Aging is an evolutionarily conserved process and is tightly connected to mitochondria. To uncover the aging molecular mechanisms related to mitochondria, different organisms have been extensively used as model systems. Among these, the budding yeast Saccharomyces cerevisiae has been reported multiple times as a model of choice when studying cellular aging. In particular, yeast provides a quick and trustworthy system to identify shared aging genes and pathway patterns. In this viewpoint on aging and mitochondria, I will focus on the mitochondrial permeability transition pore (mPTP), which has been reported and proposed as a main player in cellular aging. I will make several parallelisms with yeast to highlight how this unicellular organism can be used as a guidance system to understand conserved cellular and molecular events in multicellular organisms such as humans. Overall, a thread connecting the preservation of mitochondrial functionality with the activity of the mPTP emerges in the regulation of cell survival and cell death, which in turn could potentially affect aging and aging-related diseases.

PDF | Published online: 22/06/2020 | In press

A new role for proteins subunits of RNase P: stabilization of the telomerase holoenzyme

P. Daniela Garcia and Virginia A. Zakian

Show Abstract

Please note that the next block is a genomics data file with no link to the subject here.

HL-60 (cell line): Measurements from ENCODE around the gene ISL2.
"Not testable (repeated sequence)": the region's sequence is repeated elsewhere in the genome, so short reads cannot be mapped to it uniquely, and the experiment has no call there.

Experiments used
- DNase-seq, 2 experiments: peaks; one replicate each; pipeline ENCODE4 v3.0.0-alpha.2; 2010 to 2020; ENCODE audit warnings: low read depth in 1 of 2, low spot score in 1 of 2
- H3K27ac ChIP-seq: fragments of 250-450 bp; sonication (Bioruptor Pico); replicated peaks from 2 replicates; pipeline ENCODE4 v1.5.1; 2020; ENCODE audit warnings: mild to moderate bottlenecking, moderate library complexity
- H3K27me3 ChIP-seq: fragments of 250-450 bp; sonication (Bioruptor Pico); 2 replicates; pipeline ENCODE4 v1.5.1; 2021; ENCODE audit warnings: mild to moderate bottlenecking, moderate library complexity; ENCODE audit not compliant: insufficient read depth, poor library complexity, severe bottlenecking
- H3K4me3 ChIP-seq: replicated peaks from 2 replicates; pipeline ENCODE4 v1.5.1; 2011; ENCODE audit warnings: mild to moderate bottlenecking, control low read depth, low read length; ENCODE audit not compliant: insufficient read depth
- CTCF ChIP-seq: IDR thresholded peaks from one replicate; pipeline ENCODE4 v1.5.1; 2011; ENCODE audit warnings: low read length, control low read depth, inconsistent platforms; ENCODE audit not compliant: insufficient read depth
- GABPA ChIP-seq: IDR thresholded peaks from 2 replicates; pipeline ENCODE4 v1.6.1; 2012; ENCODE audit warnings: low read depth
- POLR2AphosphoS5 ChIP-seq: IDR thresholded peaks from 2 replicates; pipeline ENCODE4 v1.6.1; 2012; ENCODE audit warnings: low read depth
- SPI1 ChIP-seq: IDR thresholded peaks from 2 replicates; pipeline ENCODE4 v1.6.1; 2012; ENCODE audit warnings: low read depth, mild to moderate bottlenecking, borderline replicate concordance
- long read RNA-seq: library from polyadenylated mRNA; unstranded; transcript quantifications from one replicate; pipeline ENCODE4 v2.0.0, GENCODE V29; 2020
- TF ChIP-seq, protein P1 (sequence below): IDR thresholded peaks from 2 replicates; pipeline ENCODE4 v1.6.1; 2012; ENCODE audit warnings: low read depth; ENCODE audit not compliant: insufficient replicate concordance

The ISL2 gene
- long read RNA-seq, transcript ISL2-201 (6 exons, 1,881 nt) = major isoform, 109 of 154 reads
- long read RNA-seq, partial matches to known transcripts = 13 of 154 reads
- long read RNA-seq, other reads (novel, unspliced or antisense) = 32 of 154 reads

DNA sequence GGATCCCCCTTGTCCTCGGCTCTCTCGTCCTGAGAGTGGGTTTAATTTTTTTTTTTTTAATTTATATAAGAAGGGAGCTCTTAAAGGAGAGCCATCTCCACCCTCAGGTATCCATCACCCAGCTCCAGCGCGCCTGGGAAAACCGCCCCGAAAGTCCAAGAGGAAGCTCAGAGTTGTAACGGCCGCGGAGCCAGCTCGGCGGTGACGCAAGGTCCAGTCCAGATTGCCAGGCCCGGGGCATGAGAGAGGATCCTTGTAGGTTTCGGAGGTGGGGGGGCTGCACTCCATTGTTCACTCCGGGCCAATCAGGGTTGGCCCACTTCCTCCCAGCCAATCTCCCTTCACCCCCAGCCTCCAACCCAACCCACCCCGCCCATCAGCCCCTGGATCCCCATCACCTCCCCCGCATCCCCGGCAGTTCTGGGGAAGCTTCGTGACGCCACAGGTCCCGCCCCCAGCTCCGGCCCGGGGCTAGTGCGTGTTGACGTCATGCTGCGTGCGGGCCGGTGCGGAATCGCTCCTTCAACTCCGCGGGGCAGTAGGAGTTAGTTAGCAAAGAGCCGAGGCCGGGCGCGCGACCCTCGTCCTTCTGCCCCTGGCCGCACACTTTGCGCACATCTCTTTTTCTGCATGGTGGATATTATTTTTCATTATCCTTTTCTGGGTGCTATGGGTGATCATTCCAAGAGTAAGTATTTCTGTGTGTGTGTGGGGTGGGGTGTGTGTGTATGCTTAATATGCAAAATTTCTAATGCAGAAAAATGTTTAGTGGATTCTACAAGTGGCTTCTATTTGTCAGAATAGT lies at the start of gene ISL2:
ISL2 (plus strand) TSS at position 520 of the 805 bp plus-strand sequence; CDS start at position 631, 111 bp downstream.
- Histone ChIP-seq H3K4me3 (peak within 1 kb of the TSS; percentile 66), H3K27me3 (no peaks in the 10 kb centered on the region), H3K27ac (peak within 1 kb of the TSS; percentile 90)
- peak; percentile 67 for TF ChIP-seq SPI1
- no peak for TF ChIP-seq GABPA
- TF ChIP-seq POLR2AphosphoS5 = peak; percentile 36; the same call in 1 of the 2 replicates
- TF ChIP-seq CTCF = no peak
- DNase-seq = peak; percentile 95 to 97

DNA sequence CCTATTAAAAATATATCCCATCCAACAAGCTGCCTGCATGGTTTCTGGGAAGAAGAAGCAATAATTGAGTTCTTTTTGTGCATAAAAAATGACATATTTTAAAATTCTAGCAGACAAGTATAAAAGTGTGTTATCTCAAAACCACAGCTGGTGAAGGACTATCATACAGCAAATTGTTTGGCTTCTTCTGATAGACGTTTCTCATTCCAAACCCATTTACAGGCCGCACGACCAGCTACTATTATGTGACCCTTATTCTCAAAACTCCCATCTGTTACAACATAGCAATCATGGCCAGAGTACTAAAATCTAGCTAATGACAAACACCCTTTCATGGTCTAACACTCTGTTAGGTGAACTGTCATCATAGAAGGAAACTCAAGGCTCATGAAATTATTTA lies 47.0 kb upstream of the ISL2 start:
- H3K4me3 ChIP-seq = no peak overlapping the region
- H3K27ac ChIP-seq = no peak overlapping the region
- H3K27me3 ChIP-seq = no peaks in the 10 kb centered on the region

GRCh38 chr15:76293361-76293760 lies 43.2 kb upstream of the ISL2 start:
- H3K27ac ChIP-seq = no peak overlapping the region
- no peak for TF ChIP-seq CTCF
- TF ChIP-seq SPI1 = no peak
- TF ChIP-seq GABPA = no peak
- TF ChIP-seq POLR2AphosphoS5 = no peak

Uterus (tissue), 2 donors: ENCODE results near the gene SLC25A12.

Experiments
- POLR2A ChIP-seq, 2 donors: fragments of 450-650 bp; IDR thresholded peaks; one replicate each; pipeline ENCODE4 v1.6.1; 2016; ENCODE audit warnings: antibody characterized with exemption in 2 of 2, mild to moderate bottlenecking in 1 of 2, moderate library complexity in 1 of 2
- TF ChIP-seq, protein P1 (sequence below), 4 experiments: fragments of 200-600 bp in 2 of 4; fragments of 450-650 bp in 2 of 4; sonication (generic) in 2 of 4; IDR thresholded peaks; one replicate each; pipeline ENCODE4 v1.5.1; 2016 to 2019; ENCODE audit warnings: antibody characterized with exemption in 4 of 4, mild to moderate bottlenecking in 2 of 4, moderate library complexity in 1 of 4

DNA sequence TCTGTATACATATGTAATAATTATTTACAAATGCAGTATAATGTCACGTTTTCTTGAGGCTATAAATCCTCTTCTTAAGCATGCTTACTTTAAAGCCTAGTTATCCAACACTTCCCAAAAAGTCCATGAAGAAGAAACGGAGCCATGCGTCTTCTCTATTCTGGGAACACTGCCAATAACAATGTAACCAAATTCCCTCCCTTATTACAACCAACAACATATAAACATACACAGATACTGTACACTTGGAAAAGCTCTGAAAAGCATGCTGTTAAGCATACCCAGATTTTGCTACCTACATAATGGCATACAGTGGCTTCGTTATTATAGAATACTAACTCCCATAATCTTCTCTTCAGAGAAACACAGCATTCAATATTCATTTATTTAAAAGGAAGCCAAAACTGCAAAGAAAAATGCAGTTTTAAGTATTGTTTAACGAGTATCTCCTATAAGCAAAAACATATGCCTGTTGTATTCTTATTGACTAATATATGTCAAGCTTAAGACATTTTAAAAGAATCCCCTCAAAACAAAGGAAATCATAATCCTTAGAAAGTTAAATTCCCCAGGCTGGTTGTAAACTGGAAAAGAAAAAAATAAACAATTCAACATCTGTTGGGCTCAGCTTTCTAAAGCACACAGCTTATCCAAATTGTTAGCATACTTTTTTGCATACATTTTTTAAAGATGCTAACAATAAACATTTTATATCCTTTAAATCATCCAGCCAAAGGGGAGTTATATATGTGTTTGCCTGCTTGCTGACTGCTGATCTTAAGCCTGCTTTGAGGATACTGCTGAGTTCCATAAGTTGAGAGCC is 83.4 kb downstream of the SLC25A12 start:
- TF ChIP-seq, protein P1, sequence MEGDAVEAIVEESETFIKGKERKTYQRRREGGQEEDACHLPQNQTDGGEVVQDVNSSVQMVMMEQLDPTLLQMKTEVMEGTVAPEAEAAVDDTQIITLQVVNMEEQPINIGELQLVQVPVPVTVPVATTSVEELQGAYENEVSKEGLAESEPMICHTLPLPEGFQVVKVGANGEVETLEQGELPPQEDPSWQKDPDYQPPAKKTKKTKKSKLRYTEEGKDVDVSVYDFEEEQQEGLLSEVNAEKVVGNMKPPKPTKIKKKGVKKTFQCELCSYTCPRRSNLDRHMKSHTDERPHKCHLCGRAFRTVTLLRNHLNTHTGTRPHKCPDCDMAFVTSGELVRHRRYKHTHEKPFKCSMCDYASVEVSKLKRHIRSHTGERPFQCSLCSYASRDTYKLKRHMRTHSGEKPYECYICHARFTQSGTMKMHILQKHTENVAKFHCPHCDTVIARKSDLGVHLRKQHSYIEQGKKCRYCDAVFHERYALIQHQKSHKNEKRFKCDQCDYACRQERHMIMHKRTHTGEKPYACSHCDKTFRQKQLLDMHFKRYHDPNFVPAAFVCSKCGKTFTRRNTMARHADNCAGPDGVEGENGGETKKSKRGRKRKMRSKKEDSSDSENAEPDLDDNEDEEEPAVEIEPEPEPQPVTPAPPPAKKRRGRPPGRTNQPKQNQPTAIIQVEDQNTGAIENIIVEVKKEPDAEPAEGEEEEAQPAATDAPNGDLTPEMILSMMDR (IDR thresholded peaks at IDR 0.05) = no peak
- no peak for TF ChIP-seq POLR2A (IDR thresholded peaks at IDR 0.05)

RNase P, an RNA-protein complex, is essential for processing tRNAs. Three of the ten protein subunits of Saccharomyces cerevisiae RNase P (and a related complex, RNase MRP) co-purify with yeast telomerase, another RNA-protein complex. The three telomerase-associated proteins, Pop1, 6 and 7, bind to TLC1, the RNA subunit of telomerase. In a recent study (Garcia et al. Nat Commun), we used temperature sensitive alleles of the essential POP genes to determine their role in telomerase biogenesis. At permissive temperature, pop mutant cells grow normally, and the abundance of most proteins, including protein subunits of telomerase, is similar to wild type (WT). However, telomeres are short, and the amount of the mature telomerase holoenzyme is low. Unlike the RNA subunit of RNase MRP, TLC1 is more abundant in pop cells and properly folded, except at the Cs2a/TeSS domain where the Pop proteins bind. These defects correlate with defective movement of TLC1 from the cytoplasm, where it associates with telomerase proteins, back to the nucleus where it lengthens telomeres. Thus, Pop proteins are needed for the stable association of telomerase proteins with TLC1, and their reduction sequesters mature telomerase in the cytoplasm, away from its nuclear substrates.